Description: “IBO fest happens every year. Every August. Every second week in August. The cultural association will like rent a festival space. People are selling food. People are giving away food. There’s live music. Choreographed dances, masquerade shows. It’s the biggest collection of IBOS in the area and around the state. It’s fun. The food is overpriced but it’s good. It’s just good to see everybody. There’s always jollof rice. There’s plain rice with tomato soup. Chicken, meat pies, fried fish, fufu, mashed yams you eat with your hands, Nigerian biscuit.”
2. My informant knew of this tradition because he had been to one first hand.
3. I walked into his dorm and he was just about to go to sleep. His roommate had fallen asleep and I asked him if I could grab some quick folklore from him before he crashed. He said sure.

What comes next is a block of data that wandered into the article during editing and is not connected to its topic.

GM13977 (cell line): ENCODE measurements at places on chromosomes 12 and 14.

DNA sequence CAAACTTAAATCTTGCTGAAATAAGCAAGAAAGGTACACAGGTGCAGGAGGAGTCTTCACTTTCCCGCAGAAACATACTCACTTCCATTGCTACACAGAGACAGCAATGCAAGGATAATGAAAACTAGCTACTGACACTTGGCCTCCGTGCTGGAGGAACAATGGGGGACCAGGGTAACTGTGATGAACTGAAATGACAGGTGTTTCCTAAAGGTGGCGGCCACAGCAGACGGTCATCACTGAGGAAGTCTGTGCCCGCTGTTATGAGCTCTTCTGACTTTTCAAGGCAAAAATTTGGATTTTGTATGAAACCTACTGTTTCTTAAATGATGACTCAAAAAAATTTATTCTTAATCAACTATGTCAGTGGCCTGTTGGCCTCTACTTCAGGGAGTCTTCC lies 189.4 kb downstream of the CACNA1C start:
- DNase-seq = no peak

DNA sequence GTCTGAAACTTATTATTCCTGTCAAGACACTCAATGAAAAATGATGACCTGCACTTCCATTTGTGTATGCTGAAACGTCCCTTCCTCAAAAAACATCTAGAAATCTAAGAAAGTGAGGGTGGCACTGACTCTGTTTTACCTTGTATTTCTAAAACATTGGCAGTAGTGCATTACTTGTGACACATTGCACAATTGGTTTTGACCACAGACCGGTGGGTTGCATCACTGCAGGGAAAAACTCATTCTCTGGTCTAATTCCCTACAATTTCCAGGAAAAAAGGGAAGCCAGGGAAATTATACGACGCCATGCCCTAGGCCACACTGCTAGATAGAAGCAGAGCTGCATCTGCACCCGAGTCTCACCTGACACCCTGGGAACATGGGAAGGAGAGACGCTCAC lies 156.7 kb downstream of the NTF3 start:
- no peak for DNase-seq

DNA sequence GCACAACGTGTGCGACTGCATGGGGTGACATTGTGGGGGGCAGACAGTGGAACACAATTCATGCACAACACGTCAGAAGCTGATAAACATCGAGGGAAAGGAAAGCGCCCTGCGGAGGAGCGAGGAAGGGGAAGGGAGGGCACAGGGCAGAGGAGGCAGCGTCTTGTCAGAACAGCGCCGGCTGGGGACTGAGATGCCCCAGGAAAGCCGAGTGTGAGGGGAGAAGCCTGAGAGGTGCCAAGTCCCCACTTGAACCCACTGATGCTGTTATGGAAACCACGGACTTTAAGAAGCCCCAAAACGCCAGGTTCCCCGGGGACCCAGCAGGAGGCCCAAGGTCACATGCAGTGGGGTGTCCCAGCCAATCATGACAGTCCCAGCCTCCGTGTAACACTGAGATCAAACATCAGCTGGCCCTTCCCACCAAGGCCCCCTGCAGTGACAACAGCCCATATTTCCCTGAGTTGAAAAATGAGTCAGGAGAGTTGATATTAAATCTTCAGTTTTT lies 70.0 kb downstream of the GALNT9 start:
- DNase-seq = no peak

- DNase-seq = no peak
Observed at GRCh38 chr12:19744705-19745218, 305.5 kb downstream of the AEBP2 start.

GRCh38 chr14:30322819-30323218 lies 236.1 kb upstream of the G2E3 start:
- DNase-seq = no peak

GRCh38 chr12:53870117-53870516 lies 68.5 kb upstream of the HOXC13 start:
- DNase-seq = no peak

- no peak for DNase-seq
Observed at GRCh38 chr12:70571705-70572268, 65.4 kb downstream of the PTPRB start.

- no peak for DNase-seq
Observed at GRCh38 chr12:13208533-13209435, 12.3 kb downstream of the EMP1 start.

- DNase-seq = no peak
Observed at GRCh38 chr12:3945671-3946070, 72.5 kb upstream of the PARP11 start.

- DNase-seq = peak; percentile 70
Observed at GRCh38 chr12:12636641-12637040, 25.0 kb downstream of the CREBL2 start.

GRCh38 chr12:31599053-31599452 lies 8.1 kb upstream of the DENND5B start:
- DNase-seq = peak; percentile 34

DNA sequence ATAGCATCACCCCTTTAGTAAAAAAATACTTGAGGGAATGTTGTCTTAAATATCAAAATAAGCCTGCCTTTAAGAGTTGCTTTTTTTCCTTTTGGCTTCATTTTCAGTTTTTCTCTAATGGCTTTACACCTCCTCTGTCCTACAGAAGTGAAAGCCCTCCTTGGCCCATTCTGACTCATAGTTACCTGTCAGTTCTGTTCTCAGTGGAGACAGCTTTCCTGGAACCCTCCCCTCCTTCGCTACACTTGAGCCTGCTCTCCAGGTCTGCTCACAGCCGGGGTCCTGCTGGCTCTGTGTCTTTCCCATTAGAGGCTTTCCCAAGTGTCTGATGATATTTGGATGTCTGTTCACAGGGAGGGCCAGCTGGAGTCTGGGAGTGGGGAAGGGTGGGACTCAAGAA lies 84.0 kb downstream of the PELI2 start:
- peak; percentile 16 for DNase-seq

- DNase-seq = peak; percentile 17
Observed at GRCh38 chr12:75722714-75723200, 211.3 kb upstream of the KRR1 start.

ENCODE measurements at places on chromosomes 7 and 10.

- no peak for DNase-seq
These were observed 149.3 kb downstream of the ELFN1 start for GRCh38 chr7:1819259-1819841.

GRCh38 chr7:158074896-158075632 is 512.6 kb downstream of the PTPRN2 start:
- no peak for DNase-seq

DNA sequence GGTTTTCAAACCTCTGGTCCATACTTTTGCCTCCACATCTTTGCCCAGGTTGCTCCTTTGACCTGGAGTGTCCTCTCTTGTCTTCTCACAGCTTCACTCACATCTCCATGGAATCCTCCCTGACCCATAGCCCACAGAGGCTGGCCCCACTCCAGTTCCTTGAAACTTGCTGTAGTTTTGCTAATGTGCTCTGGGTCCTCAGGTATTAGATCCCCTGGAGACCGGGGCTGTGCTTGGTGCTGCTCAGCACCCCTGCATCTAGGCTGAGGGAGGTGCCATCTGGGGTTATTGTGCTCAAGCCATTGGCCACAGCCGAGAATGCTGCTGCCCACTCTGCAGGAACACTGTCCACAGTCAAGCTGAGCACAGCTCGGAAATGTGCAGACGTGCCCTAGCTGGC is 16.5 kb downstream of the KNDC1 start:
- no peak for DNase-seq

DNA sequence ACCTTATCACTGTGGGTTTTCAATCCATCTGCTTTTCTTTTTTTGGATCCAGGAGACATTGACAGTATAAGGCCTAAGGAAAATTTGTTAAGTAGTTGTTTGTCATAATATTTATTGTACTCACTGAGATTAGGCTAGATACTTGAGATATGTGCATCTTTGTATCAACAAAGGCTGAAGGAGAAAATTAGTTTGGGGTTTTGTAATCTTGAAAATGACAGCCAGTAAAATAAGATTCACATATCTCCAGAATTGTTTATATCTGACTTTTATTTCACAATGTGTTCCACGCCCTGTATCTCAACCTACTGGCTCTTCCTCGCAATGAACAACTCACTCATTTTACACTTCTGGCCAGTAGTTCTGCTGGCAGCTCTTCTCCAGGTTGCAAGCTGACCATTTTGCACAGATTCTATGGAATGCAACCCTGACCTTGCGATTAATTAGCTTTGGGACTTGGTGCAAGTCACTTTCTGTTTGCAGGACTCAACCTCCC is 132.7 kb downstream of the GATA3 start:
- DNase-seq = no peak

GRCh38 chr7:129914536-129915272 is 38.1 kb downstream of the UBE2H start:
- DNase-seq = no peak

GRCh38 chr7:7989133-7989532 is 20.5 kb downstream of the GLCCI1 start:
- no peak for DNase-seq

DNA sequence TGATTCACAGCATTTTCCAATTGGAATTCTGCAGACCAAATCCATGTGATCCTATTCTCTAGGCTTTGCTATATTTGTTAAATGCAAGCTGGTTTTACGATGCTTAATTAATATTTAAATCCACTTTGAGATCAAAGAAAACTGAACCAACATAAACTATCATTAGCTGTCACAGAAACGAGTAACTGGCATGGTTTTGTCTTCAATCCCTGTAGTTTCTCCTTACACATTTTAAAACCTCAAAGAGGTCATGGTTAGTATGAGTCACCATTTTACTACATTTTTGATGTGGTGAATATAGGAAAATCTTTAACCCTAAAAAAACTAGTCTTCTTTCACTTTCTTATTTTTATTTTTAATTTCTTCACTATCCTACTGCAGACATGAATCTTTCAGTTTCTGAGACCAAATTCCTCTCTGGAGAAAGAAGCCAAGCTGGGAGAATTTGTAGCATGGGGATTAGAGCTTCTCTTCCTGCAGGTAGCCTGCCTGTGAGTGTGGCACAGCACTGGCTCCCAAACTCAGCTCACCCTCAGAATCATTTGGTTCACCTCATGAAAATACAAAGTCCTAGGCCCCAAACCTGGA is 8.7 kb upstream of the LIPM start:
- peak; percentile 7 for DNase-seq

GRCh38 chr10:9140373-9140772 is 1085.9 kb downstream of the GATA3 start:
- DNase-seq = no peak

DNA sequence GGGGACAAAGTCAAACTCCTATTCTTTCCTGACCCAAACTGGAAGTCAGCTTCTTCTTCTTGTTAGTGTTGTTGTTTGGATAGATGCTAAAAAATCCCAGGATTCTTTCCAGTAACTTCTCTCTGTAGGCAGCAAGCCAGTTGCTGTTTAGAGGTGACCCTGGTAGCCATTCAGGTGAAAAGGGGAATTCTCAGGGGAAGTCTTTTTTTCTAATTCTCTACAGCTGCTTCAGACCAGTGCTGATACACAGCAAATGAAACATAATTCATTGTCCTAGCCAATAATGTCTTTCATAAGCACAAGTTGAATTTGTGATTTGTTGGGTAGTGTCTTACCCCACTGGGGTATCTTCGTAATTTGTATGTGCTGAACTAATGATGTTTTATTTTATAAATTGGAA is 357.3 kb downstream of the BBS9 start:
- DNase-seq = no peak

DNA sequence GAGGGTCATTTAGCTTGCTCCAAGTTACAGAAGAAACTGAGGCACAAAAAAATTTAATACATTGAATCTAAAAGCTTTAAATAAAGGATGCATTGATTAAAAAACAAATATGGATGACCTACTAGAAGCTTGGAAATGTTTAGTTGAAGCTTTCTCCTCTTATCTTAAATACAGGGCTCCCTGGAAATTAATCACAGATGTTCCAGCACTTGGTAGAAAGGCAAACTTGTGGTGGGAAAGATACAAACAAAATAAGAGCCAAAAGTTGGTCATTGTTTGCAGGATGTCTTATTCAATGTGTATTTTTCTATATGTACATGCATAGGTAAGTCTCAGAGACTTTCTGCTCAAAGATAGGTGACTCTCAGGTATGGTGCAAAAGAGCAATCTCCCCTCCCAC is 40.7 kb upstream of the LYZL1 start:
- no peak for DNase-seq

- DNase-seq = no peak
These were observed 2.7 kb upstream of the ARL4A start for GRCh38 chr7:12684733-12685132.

4. This is an interesting piece because it’s very Nigerian but is happening in America. It’s this entire subculture of people who have their own folklore and jokes and riddles. They’re not entirely Nigerian and they’re not entirely American. Even so, it’s hard to say who exactly is American. We all bring our culture to this place, and that’s what IBO fest does. Except it’s arguable that this isn’t even Nigerian. It’s some new mixture and combination that results in its own identity.